Purification isn't just for dark portals, however. You can also purify enemies to try and convert them to your side. The game tells you when you have purified an enemy enough that it will probably convert to your side, and at that point all you have to do is kill the enemy and cross your fingers that your many turns wasted trying to purify them haven't been in vain. Once an enemy joins your side, you can train it to build its skills up and also to keep it happy. If your creatures aren't happy they'll run off and leave you. By the end of the second of the over ten chapters, you'll have an army of zombies, bats, and bears fighting alongside the members of La Pucelle. And you'll need a big army because you are allowed to place up to eight characters on the map at once. You can swap characters for fresh fighters during your turn, but if a character dies on the battlefield you can't use them again until you clear that particular stage so it is wise to keep a stable of strong characters that you can swap in and out if you need to.

Something that is sort of disappointing in La Pucelle Tactics is that strategy and tactics don't really play a huge role in the outcome of battles. Since you can swap characters in and out, it doesn't really matter who you send out onto the battlefield. If they are weak or not the right type to do maximum damage, you just put someone else in. Most battles are just slugfests that pit a dozen or so enemies against your eight most powerful characters, and if your characters are at a high enough level you can afford to lose one or two or six because you have literally nothing to worry about since you'll win the war of attrition 99.9% of the time. The dark energy could have played a huge role, but like I said above, it really isn't necessary to play with it too much other than seal up the portals so you don't get an endless swarm of enemies coming at you. Since you can go back and play areas you have already cleared you can level up your characters to an insane degree if you so choose and that makes the game even easier.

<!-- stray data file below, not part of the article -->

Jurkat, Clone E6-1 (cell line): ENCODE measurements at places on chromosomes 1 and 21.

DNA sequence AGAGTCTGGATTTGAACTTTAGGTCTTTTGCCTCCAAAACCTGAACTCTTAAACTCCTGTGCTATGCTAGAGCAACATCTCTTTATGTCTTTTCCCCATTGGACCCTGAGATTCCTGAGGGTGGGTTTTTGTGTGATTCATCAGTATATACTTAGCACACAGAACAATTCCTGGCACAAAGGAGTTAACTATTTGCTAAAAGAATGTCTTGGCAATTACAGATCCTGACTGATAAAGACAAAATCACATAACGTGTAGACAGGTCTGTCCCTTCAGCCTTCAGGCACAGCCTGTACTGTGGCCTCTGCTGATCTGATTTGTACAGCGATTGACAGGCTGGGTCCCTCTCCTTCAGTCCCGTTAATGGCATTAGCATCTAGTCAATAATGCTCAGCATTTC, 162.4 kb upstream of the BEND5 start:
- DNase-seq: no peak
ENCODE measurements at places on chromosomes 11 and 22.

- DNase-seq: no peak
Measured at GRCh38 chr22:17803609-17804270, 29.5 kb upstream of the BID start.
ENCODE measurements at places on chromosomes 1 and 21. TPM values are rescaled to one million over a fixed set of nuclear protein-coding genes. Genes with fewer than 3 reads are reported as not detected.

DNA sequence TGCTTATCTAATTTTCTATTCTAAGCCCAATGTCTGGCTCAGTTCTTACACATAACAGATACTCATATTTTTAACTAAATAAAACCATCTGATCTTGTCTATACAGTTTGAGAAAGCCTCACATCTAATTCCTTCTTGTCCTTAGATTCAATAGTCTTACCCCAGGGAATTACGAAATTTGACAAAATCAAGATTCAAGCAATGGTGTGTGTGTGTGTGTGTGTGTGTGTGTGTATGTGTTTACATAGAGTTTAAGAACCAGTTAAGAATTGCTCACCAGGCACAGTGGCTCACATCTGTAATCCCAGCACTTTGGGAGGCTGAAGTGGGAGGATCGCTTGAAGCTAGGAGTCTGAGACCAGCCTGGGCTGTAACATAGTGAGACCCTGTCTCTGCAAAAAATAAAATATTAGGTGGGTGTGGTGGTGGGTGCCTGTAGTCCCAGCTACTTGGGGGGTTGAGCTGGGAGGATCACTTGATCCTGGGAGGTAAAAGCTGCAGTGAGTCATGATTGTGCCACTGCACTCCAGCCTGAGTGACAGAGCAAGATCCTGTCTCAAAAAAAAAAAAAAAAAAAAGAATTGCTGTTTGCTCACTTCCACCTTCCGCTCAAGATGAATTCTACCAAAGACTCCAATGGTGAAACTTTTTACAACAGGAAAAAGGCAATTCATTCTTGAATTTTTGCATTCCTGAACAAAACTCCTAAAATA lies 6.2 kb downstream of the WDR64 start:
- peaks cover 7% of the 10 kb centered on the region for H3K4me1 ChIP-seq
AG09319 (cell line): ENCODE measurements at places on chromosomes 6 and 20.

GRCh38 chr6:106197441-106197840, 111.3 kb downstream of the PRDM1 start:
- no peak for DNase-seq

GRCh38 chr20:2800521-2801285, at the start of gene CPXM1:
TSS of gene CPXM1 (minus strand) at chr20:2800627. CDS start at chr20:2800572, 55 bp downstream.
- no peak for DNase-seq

Brains take a backseat to brawn in La Pucelle, but that isn't so bad because what you are doing is so fun. Turning monsters to fight for you and training them is fun. Playing with the huge number of items and weapons you can equip your characters with is also really enjoyable. Building up your A? team and then watching them wreak havoc in battle is extremely satisfying. Also, the story is interesting enough that you are compelled to keep playing just to see what happens next. Once you start this game and get past the first chapter or so, you'll be hooked and it'll be all you can think about until the quest is done.

Graphically, La Pucelle Tactics is fairly unimpressive. This isn't a genre that requires super great graphics, but La Pucelle would have been at home on the SNES or at least the PSone and it is hard not to expect a little more from games these days. The animations for attacks are pretty smooth and some of the special effects for spells look good, but nothing else really stands out. The story is told through the classic talking head in the corner of the screen? technique, but there are a ton of different avatars for each character, so the talking heads actually manage to convey a lot of emotion.

The sound is a high point in La Pucelle and doesn't give you the same feeling that this game could have been done ten years ago that the graphics do. A lot of the dialogue is spoken as well as appearing onscreen as text, and it is very clear and the voice actors did a great job. As an added bonus, you can choose to listen to Japanese audio track if you are on that side of the fence in the sub vs. dub debate. The music is also very well done and there are a lot of memorable tracks that will stick in your head for days.

La Pucelle Tactics is light on strategy, but that is really its only flaw. The graphics fail to impress, but they really don't have to. The gameplay and storyline are what are important in this type of game, and La Pucelle delivers big time in both areas even if you don't have to think too terribly hard when you play it. The anime inspired characters and quirky Japanese humor have a lot of appeal and make the game just that much better. Give it a rent if you aren't sure if you'll like it or not, but the quest is long enough and enjoyable enough that I would recommend it for a purchase for just about any RPG fan.